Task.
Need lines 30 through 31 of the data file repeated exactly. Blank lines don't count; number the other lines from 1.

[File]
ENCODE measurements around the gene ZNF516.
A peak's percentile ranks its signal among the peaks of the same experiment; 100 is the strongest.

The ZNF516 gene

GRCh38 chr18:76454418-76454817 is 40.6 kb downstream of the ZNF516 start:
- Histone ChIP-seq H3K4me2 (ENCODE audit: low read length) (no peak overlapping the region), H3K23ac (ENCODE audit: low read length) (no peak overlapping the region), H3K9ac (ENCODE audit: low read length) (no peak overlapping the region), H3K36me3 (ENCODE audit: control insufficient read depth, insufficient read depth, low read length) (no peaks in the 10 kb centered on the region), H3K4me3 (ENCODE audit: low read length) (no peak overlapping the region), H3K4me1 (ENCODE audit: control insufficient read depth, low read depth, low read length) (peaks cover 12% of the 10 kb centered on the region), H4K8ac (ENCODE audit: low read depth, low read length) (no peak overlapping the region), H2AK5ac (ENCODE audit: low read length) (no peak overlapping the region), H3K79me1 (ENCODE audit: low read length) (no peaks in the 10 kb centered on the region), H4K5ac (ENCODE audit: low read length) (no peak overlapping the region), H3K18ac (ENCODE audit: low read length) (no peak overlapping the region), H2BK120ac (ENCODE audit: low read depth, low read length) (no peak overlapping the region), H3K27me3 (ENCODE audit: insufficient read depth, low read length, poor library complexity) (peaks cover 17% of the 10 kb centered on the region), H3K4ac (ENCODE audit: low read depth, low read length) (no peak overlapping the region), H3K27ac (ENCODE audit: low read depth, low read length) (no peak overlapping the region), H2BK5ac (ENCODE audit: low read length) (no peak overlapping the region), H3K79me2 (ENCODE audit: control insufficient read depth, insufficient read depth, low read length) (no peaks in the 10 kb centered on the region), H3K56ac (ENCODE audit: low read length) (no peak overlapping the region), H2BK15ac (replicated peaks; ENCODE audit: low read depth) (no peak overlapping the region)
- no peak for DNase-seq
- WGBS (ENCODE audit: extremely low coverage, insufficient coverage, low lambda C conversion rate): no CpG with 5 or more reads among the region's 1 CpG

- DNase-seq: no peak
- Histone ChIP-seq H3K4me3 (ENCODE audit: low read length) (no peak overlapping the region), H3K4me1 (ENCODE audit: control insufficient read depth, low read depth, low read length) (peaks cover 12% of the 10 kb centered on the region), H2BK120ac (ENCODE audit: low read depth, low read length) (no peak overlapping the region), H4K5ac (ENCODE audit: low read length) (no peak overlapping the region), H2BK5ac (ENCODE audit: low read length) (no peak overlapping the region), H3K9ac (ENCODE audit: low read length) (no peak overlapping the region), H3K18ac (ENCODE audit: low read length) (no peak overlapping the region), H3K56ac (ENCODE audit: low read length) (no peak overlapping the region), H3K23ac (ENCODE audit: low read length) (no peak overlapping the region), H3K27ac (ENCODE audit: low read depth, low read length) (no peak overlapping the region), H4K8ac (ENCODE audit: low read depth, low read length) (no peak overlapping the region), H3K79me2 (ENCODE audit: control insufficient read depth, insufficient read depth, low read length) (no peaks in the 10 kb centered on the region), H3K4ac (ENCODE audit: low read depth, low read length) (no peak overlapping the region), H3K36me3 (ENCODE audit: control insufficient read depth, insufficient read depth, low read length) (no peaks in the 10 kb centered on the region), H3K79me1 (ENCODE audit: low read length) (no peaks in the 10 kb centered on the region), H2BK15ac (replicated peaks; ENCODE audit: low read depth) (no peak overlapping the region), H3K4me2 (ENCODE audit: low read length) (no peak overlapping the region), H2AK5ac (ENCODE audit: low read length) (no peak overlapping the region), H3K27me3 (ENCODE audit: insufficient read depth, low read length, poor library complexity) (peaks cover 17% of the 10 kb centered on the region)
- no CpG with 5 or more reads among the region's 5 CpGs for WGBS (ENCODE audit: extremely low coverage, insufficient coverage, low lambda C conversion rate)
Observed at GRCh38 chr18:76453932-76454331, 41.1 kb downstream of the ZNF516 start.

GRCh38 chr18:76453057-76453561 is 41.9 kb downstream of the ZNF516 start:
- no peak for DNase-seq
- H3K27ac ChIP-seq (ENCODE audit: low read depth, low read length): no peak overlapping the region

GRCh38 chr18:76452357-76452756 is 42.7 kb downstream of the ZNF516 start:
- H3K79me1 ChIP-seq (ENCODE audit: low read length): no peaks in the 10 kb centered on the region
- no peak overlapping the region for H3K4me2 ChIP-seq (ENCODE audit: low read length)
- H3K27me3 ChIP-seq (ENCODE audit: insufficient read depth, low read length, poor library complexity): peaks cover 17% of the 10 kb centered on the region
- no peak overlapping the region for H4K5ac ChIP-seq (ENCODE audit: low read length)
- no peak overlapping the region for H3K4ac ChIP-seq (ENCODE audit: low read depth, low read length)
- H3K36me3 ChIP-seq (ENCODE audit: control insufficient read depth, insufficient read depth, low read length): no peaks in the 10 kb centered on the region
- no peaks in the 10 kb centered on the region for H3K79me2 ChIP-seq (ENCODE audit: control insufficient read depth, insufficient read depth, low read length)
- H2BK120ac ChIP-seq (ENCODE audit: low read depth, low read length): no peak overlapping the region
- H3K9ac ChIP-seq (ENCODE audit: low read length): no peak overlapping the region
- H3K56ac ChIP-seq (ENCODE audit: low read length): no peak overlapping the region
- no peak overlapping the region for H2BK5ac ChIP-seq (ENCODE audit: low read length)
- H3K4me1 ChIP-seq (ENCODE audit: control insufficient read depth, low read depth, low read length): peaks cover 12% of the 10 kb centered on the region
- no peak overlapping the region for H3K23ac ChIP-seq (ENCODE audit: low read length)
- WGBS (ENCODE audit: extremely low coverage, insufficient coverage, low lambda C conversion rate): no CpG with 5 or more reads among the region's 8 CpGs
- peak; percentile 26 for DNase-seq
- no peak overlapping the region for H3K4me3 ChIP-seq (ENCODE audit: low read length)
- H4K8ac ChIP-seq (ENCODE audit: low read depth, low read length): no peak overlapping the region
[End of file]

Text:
- peak; percentile 26 for DNase-seq
- no peak overlapping the region for H3K4me3 ChIP-seq (ENCODE audit: low read length)